Bamu, Pamhidzai and Krithika A. Dinesh. 2021. The Recognition and Protection of Informal Traders in COVID-19 Laws: Lessons from Asia. WIEGO Resource Document No. 22. Manchester, UK: WIEGO.
This analysis covers COVID-19 laws in seven Asian countries, namely, India, Malaysia, Pakistan, the Philippines, Sri Lanka, Thailand and Vietnam.
- Our analysis shows that the COVID-19 laws and policies in India, Malaysia, Pakistan, the Philippines, Sri Lanka, Thailand and Vietnam largely mirror existing laws that do not recognize informal traders as legitimate economic actors or the role that informal food vendors play in promoting food security. Very few of these Asian countries recognized self-employed workers generally, and street vendors in particular, in relation to the four policy areas that we considered: recognition of informal food vendors as essential service providers; social protection and other forms of relief; preventative health and safety measures; and social dialogue and workers’ consultation.
- The COVID-19 response of countries included a range of instruments, both legal and non-legal policy instruments. Our analysis shows that governments passed few pieces of primary legislation in response to the pandemic, but did pass secondary laws and non-binding policy instruments.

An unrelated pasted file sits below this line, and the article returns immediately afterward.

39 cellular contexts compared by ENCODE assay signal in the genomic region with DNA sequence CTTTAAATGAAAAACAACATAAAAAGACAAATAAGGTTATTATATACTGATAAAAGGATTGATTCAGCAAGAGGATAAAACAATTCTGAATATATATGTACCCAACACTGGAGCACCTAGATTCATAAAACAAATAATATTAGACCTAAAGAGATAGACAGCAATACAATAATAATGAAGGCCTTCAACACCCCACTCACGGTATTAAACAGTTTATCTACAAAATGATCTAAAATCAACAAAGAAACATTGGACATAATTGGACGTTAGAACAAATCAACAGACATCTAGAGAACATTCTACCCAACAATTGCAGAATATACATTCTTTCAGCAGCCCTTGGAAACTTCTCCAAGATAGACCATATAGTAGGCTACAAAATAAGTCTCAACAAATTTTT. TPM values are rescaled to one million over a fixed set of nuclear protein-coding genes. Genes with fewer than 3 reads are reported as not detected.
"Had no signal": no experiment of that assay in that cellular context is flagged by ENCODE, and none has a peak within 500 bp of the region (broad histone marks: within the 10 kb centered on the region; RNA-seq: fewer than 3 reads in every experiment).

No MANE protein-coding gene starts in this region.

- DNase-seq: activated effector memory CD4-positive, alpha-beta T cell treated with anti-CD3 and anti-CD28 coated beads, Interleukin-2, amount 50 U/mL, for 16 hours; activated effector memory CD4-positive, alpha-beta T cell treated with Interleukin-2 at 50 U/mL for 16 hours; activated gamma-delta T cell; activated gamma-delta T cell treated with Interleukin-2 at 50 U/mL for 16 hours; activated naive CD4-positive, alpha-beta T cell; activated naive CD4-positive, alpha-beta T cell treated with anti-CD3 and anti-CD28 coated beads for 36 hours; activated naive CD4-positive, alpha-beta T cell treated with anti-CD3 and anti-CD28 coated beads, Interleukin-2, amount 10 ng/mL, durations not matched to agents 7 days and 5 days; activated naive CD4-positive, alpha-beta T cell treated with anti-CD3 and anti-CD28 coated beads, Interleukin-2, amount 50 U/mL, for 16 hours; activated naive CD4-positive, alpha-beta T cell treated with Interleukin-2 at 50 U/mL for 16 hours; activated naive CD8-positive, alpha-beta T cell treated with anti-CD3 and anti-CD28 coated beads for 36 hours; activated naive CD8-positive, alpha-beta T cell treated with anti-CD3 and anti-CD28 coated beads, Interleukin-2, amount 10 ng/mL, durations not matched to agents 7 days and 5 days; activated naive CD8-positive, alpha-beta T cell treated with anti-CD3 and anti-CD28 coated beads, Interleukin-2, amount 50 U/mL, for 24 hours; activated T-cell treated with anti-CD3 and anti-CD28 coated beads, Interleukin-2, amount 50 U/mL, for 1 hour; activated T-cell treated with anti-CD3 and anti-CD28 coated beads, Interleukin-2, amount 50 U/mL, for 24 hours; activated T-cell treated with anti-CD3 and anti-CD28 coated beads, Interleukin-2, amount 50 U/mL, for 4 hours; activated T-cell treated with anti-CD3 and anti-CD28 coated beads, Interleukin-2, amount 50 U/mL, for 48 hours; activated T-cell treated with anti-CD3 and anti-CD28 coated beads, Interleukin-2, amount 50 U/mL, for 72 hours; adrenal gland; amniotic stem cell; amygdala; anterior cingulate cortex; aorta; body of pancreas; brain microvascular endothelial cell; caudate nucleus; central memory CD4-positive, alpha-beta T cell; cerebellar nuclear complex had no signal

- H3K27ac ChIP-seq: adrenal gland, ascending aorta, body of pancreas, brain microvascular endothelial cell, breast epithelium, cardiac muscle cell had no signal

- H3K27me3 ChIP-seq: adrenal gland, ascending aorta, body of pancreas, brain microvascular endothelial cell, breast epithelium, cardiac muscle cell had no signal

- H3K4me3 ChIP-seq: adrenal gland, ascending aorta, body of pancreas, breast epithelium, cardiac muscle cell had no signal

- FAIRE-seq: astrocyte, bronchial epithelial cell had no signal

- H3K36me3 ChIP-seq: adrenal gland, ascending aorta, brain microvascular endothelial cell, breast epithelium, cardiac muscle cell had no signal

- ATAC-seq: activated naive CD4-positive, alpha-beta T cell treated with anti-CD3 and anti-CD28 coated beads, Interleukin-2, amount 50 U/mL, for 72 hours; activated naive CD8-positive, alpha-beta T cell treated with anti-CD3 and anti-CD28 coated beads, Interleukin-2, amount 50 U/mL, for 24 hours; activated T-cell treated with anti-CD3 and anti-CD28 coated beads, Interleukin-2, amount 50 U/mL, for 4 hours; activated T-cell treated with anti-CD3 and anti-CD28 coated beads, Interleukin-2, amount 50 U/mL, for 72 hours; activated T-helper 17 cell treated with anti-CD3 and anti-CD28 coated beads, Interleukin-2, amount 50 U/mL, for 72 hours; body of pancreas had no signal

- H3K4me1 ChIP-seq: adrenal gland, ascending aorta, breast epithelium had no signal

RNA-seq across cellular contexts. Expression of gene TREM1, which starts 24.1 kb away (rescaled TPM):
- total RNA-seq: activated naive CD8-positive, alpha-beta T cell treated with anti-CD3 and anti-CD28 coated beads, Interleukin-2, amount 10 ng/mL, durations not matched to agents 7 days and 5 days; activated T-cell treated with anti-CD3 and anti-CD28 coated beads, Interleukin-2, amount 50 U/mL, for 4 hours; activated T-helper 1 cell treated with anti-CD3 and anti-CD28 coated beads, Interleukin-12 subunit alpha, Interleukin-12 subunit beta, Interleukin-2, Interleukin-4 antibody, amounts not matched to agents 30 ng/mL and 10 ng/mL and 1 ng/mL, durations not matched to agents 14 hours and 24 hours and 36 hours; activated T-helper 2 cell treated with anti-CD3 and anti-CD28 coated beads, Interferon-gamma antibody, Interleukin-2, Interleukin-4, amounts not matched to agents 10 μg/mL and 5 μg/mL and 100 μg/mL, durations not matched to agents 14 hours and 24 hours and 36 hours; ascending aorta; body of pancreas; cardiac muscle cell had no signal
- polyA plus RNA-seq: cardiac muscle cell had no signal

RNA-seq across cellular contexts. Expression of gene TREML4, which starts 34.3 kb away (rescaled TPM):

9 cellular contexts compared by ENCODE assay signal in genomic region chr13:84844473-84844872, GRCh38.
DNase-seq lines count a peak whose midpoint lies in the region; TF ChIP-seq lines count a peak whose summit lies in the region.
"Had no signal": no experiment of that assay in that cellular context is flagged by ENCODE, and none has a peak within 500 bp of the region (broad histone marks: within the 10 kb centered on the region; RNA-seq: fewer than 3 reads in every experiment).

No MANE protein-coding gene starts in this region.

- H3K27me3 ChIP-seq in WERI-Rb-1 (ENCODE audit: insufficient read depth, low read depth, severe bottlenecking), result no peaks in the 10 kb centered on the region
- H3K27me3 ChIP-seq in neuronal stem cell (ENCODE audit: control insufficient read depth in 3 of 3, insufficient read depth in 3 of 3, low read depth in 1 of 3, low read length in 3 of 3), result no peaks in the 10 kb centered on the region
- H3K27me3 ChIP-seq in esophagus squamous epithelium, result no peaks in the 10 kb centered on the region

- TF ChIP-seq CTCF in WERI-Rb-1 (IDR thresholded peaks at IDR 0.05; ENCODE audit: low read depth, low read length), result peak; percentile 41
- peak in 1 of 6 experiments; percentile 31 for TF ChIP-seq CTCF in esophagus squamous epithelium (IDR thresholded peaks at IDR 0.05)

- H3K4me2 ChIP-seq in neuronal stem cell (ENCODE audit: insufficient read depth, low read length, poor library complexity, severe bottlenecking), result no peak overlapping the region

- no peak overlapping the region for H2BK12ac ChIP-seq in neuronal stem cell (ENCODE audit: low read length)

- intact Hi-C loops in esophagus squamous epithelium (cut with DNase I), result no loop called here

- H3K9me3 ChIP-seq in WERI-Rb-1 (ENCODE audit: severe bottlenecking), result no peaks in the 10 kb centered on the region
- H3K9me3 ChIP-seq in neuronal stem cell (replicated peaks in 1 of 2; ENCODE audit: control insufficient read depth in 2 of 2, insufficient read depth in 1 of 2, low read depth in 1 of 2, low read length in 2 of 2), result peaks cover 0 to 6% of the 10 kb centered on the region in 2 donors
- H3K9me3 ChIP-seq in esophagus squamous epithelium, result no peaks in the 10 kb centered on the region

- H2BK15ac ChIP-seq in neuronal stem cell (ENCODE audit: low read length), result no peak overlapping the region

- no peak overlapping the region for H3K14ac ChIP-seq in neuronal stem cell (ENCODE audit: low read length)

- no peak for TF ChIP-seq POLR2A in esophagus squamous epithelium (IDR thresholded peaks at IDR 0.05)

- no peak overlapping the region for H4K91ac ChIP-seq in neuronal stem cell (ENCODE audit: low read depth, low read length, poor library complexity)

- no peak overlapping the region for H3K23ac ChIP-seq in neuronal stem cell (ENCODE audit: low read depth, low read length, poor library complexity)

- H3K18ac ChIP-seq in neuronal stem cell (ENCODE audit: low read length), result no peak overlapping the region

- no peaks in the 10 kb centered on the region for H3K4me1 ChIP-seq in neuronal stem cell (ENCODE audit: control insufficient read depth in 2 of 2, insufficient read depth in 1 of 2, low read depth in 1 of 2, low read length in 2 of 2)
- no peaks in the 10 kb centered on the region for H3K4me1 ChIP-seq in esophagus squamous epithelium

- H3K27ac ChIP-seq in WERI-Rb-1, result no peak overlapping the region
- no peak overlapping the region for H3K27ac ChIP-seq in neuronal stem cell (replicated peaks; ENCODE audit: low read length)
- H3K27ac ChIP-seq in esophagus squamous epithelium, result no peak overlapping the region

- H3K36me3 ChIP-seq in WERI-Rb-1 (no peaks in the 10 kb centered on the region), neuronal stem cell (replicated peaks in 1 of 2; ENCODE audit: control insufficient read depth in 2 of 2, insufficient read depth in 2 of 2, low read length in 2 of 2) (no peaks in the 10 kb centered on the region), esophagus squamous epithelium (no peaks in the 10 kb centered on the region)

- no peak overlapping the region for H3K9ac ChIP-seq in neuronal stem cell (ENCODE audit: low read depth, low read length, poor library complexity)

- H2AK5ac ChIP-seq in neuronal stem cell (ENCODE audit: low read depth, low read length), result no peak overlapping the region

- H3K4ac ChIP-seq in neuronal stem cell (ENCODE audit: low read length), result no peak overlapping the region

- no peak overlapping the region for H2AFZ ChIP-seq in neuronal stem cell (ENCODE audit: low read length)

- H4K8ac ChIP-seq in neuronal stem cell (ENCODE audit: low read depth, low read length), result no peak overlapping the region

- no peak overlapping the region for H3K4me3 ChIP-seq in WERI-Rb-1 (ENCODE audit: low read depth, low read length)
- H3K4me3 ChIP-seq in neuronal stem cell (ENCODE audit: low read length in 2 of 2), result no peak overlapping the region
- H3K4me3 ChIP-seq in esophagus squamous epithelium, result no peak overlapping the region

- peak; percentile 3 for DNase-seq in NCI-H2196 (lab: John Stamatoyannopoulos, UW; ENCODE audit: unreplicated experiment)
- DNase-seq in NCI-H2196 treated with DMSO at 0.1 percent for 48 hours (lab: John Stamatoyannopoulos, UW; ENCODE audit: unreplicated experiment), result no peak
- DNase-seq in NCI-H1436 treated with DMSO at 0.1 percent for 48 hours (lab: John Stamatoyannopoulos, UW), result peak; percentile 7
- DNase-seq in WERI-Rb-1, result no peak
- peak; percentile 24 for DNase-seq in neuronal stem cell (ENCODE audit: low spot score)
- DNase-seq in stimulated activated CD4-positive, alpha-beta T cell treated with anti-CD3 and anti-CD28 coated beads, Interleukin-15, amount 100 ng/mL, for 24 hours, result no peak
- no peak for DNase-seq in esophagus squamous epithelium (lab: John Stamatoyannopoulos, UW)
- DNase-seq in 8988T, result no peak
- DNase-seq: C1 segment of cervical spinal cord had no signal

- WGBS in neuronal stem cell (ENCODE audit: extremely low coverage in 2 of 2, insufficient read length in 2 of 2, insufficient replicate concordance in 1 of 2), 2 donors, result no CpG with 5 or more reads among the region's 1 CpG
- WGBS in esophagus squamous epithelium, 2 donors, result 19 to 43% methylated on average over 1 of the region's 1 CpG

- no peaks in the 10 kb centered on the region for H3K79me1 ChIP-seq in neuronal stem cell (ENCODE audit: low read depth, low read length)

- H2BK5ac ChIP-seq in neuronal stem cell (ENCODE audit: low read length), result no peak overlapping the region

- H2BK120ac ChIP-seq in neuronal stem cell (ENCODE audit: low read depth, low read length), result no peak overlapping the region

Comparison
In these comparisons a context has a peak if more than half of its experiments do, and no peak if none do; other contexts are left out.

- We observed differences in the type of laws used to legislate in different policy areas. There were also differences in how different levels (national, state, or municipal) of government responded.
- Countries relied on public health laws, national disaster or state of emergency laws to impose restrictions.
- There was limited recognition of informal food vendors as essential service providers. Of the seven surveyed countries, only two designated informal food vendors as essential, and this was done through advisories and guidelines.
- Only two of the surveyed countries established dedicated social protection and other forms of support for self-employed workers or street vendors. Where support was offered, several factors hindered street vendors from accessing it, especially the eligibility criteria and application processes.
- Some occupational health and safety measures for informal traders, including screening procedures in markets, were taken by governments in four out of the seven countries.
- Despite the exclusion of informal traders from the countries’ national COVID-19 response structures, governments in two of the surveyed countries mandated local authorities to consult with informal traders.